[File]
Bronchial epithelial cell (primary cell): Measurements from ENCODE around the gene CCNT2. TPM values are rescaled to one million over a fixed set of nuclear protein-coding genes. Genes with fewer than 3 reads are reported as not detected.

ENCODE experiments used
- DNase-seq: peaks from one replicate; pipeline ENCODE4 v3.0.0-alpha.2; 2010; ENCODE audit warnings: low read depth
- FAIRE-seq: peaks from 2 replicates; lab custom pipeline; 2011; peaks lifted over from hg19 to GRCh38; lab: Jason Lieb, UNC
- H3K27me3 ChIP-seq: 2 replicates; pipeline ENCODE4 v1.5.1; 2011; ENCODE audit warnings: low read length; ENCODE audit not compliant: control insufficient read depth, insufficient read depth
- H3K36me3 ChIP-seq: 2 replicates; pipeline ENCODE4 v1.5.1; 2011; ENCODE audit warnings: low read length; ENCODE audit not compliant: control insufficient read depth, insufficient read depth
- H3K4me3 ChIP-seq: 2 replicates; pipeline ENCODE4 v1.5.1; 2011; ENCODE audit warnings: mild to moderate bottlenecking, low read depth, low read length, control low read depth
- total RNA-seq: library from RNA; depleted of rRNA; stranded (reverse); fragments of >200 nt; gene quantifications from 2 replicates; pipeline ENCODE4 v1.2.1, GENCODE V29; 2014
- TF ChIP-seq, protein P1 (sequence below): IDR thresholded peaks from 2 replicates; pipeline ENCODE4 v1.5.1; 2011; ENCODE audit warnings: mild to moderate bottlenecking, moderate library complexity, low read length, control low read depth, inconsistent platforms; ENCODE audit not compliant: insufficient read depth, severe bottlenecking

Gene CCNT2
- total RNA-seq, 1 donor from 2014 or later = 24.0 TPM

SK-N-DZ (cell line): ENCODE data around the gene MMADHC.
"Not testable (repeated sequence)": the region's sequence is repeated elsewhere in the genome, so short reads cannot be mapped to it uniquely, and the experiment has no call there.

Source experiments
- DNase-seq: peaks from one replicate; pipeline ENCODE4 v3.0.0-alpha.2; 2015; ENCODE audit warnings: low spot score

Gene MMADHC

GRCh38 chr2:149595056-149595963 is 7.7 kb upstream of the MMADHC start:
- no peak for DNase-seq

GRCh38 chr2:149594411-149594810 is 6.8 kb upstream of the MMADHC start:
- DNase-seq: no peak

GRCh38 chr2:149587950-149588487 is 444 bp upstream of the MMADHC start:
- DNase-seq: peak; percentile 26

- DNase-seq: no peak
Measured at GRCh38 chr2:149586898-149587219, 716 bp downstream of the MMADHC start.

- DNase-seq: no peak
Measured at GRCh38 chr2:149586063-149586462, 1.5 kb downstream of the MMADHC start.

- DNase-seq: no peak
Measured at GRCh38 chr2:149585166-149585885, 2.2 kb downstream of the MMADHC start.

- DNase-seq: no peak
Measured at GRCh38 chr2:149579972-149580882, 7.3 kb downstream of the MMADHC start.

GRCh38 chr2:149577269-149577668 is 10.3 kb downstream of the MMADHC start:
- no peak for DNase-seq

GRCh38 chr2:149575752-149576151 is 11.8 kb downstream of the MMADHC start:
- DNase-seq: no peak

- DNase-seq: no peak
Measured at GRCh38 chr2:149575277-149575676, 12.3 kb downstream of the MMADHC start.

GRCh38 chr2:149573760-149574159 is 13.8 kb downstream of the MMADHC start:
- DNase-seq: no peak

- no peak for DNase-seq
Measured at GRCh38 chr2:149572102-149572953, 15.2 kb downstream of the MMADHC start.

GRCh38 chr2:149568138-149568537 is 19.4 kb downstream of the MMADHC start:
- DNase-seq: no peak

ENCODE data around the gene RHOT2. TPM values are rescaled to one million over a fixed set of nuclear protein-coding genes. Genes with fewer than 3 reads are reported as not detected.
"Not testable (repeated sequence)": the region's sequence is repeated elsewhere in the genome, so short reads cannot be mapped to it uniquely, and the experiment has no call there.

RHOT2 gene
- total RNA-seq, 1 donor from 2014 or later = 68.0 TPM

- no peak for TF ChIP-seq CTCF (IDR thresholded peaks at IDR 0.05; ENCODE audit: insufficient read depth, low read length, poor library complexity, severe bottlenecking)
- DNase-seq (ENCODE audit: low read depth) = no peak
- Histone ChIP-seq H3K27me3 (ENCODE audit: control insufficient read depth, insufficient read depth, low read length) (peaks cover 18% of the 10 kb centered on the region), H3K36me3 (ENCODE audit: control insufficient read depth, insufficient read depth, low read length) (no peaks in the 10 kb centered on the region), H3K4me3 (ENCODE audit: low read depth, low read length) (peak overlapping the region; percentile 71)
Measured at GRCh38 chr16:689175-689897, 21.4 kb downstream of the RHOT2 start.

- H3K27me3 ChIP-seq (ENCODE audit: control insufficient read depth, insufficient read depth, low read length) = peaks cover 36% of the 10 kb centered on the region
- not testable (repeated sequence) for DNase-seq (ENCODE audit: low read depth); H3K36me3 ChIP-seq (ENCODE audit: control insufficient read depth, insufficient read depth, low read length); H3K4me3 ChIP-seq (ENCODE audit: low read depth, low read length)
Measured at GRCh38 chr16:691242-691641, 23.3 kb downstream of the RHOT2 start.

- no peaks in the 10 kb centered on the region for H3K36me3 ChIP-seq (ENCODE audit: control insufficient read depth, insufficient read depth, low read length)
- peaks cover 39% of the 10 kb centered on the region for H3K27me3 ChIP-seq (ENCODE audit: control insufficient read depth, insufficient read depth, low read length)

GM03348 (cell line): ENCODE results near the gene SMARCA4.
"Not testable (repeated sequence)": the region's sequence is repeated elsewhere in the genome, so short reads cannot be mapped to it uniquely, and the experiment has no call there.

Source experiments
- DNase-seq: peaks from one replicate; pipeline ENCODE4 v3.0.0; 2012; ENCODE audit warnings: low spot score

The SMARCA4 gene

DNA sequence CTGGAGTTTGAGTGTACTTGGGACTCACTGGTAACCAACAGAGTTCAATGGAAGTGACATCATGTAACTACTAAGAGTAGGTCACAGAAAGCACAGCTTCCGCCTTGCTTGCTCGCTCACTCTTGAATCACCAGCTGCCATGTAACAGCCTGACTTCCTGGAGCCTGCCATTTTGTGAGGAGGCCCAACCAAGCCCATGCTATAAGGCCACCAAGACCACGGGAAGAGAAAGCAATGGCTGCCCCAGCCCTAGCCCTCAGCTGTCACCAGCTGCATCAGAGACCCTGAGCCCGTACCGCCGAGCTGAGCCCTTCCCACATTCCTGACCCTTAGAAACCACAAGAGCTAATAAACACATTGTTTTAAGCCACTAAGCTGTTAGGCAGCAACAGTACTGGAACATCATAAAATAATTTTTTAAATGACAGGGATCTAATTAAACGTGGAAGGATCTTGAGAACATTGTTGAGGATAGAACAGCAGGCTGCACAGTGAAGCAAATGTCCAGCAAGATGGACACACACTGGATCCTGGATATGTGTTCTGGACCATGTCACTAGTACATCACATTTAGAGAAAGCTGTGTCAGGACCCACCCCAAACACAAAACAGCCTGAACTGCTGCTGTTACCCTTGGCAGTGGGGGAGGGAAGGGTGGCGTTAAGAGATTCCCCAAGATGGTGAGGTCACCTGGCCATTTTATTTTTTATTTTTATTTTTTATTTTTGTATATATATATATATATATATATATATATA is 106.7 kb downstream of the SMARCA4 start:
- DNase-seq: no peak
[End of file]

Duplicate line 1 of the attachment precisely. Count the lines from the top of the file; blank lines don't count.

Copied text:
Bronchial epithelial cell (primary cell): Measurements from ENCODE around the gene CCNT2. TPM values are rescaled to one million over a fixed set of nuclear protein-coding genes. Genes with fewer than 3 reads are reported as not detected.